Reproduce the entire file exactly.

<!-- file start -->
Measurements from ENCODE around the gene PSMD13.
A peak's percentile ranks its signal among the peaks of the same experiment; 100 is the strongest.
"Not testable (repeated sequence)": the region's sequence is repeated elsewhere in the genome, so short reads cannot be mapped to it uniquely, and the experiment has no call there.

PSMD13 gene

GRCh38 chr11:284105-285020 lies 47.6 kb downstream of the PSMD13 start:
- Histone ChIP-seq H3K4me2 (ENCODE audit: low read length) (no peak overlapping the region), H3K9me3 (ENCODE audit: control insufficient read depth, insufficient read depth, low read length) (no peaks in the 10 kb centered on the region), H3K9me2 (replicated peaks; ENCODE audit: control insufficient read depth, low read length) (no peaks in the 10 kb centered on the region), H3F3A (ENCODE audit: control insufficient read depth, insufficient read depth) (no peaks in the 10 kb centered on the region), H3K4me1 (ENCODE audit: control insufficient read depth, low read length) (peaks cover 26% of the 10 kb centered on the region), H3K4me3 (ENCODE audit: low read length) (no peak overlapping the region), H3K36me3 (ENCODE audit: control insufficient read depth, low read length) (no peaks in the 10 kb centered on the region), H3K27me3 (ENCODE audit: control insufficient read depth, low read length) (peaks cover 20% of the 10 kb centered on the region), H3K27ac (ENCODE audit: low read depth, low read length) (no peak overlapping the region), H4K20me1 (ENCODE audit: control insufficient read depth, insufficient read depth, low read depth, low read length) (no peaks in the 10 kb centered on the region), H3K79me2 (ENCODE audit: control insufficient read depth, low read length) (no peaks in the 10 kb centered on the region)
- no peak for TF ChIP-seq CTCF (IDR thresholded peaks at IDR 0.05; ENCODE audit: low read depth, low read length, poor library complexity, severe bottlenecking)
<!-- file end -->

Measurements from ENCODE around the gene PSMD13.
A peak's percentile ranks its signal among the peaks of the same experiment; 100 is the strongest.
"Not testable (repeated sequence)": the region's sequence is repeated elsewhere in the genome, so short reads cannot be mapped to it uniquely, and the experiment has no call there.

PSMD13 gene

GRCh38 chr11:284105-285020 lies 47.6 kb downstream of the PSMD13 start:
- Histone ChIP-seq H3K4me2 (ENCODE audit: low read length) (no peak overlapping the region), H3K9me3 (ENCODE audit: control insufficient read depth, insufficient read depth, low read length) (no peaks in the 10 kb centered on the region), H3K9me2 (replicated peaks; ENCODE audit: control insufficient read depth, low read length) (no peaks in the 10 kb centered on the region), H3F3A (ENCODE audit: control insufficient read depth, insufficient read depth) (no peaks in the 10 kb centered on the region), H3K4me1 (ENCODE audit: control insufficient read depth, low read length) (peaks cover 26% of the 10 kb centered on the region), H3K4me3 (ENCODE audit: low read length) (no peak overlapping the region), H3K36me3 (ENCODE audit: control insufficient read depth, low read length) (no peaks in the 10 kb centered on the region), H3K27me3 (ENCODE audit: control insufficient read depth, low read length) (peaks cover 20% of the 10 kb centered on the region), H3K27ac (ENCODE audit: low read depth, low read length) (no peak overlapping the region), H4K20me1 (ENCODE audit: control insufficient read depth, insufficient read depth, low read depth, low read length) (no peaks in the 10 kb centered on the region), H3K79me2 (ENCODE audit: control insufficient read depth, low read length) (no peaks in the 10 kb centered on the region)
- no peak for TF ChIP-seq CTCF (IDR thresholded peaks at IDR 0.05; ENCODE audit: low read depth, low read length, poor library complexity, severe bottlenecking)